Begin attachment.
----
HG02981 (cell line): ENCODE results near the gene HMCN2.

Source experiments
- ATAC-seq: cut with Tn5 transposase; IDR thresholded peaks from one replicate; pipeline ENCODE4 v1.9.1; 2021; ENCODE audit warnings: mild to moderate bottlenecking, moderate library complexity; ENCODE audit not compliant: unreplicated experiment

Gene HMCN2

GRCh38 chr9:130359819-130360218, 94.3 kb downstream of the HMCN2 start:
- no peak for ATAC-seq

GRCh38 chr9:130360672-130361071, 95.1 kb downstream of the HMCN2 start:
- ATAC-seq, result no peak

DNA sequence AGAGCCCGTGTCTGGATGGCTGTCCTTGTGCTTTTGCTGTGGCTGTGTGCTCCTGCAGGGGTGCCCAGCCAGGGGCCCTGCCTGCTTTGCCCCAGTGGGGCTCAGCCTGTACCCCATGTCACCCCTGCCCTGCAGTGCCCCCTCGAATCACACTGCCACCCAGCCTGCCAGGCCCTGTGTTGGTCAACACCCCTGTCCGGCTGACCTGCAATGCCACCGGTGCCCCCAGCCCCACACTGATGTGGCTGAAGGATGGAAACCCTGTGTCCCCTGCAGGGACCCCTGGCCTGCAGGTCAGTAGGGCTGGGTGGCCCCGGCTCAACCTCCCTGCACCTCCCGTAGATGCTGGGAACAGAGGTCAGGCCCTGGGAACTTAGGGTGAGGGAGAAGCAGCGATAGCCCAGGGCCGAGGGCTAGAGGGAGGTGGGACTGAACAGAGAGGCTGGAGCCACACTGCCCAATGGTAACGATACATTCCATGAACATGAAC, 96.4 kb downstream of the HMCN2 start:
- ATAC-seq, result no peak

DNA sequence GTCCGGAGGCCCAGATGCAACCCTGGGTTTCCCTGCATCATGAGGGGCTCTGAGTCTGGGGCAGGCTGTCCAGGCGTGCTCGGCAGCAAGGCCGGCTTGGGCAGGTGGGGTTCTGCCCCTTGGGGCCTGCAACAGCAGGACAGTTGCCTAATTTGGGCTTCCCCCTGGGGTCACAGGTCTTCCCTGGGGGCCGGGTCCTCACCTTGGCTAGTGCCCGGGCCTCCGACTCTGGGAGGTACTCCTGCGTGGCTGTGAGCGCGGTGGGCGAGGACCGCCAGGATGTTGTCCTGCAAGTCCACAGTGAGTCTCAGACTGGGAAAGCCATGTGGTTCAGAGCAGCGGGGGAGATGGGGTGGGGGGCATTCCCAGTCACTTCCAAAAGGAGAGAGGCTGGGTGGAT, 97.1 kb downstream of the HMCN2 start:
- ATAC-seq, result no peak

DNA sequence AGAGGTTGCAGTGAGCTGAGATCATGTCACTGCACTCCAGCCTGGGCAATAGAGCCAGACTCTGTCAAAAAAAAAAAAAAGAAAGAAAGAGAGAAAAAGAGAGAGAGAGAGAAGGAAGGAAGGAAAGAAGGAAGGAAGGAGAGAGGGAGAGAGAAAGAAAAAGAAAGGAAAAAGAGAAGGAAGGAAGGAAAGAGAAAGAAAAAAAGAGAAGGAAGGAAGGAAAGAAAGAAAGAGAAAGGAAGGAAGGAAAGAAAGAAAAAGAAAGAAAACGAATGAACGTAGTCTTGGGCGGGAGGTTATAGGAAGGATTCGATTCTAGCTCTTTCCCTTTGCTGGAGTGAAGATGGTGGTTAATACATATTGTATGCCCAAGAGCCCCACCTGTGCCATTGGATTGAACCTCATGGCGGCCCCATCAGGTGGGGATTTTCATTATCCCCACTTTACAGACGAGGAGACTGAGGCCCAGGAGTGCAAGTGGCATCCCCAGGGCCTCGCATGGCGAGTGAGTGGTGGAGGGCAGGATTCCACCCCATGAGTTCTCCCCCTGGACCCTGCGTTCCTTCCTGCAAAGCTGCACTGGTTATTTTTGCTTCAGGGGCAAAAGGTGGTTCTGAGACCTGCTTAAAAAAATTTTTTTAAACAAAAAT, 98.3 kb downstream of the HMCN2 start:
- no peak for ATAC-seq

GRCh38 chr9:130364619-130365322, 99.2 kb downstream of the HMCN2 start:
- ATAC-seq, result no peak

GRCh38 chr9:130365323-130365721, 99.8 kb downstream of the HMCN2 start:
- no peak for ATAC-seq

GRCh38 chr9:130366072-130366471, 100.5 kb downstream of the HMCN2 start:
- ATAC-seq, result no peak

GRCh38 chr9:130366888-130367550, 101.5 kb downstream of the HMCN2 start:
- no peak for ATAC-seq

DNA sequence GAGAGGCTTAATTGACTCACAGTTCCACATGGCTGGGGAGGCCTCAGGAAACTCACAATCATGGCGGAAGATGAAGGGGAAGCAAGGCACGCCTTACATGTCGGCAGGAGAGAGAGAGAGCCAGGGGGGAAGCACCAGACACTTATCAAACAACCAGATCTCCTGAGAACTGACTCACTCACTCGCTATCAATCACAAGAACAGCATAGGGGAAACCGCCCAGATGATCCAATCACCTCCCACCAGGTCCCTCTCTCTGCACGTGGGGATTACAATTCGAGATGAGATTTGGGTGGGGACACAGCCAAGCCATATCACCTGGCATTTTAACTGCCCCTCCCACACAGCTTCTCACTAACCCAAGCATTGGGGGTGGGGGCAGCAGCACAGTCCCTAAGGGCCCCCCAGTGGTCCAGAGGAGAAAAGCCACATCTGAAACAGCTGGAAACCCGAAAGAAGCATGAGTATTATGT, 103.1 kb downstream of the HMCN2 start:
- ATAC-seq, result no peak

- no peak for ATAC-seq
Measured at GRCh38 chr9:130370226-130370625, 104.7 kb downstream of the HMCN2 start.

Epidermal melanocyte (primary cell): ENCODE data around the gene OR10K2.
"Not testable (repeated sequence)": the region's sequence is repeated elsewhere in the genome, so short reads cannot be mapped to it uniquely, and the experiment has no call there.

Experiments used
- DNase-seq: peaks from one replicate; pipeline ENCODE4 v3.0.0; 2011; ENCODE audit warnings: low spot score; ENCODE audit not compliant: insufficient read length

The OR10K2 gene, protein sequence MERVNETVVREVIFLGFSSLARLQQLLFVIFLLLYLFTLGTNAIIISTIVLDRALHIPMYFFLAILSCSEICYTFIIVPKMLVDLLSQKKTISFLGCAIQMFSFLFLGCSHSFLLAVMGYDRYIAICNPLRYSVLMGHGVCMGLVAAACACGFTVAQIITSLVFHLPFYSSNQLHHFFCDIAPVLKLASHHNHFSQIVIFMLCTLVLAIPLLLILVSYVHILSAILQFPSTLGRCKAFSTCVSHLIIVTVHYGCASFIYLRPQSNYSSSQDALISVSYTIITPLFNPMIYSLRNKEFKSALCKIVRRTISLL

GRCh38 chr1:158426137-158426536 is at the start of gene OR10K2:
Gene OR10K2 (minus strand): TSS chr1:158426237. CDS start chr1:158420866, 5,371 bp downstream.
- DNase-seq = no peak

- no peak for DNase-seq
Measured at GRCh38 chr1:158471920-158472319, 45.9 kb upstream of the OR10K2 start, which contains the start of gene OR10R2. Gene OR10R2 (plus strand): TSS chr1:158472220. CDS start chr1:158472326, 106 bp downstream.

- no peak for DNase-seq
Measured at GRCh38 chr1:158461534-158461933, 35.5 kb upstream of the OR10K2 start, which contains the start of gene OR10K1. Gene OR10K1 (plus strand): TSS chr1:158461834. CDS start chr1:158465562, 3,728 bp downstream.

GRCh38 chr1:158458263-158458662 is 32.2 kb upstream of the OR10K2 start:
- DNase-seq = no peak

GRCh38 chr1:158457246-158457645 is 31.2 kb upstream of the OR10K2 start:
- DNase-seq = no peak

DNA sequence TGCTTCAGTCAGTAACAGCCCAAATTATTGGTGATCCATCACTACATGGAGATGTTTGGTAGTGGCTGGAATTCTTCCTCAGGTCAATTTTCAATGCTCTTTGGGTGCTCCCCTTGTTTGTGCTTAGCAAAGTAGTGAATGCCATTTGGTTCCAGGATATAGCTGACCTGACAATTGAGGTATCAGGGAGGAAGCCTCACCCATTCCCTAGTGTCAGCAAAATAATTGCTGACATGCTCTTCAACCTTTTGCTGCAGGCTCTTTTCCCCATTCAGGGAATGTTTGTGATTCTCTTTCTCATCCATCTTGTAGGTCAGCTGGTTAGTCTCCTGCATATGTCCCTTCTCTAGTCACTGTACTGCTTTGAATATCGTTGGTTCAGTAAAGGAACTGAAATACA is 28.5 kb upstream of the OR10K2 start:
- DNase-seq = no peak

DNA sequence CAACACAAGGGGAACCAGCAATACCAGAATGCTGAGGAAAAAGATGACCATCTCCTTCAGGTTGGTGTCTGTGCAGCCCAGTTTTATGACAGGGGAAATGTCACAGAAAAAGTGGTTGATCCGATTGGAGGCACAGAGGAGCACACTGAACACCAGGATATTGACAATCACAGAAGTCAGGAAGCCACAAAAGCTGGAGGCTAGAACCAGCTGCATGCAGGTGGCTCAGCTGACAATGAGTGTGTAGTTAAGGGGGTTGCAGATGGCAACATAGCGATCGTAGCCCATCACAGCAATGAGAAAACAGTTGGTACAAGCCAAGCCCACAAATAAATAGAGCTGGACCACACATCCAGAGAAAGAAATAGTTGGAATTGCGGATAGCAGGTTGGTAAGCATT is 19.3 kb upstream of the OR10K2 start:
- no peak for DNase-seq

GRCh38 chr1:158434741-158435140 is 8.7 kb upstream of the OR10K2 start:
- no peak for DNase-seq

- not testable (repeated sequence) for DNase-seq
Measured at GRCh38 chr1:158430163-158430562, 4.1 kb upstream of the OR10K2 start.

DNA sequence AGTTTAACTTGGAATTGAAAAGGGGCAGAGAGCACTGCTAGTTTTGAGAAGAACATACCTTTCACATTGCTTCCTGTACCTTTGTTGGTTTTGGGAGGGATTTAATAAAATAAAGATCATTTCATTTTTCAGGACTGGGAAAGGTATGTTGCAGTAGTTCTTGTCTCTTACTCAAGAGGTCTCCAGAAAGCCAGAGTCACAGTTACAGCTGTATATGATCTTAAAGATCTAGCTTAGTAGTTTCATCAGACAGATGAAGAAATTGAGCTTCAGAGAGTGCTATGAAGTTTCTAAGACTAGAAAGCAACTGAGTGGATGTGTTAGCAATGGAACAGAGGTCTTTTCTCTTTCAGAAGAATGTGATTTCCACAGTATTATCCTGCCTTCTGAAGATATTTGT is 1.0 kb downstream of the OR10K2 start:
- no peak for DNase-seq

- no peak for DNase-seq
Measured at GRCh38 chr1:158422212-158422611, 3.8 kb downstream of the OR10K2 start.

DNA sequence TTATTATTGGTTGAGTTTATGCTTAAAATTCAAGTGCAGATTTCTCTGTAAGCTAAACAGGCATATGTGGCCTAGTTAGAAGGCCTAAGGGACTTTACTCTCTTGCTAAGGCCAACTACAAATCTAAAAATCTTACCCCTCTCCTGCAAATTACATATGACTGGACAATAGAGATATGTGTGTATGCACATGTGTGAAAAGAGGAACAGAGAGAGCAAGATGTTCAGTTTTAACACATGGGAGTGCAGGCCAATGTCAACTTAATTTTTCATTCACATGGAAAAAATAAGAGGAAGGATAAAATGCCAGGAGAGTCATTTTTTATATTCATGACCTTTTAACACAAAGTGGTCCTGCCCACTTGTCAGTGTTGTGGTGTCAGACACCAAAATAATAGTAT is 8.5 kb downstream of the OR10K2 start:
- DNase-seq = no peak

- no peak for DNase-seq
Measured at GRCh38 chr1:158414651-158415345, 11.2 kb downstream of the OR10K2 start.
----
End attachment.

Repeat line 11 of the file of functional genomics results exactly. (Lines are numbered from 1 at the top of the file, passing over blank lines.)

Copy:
DNA sequence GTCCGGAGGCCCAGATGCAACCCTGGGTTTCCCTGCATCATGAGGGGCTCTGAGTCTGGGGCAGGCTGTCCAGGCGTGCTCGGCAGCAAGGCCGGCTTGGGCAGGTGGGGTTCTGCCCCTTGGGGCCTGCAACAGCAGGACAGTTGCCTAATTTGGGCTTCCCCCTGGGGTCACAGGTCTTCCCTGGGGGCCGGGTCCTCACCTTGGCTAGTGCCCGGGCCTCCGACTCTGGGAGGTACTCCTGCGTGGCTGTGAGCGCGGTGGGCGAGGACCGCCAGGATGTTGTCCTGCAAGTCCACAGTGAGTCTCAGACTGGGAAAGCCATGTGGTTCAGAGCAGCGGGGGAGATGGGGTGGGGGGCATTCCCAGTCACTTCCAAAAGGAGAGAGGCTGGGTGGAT, 97.1 kb downstream of the HMCN2 start: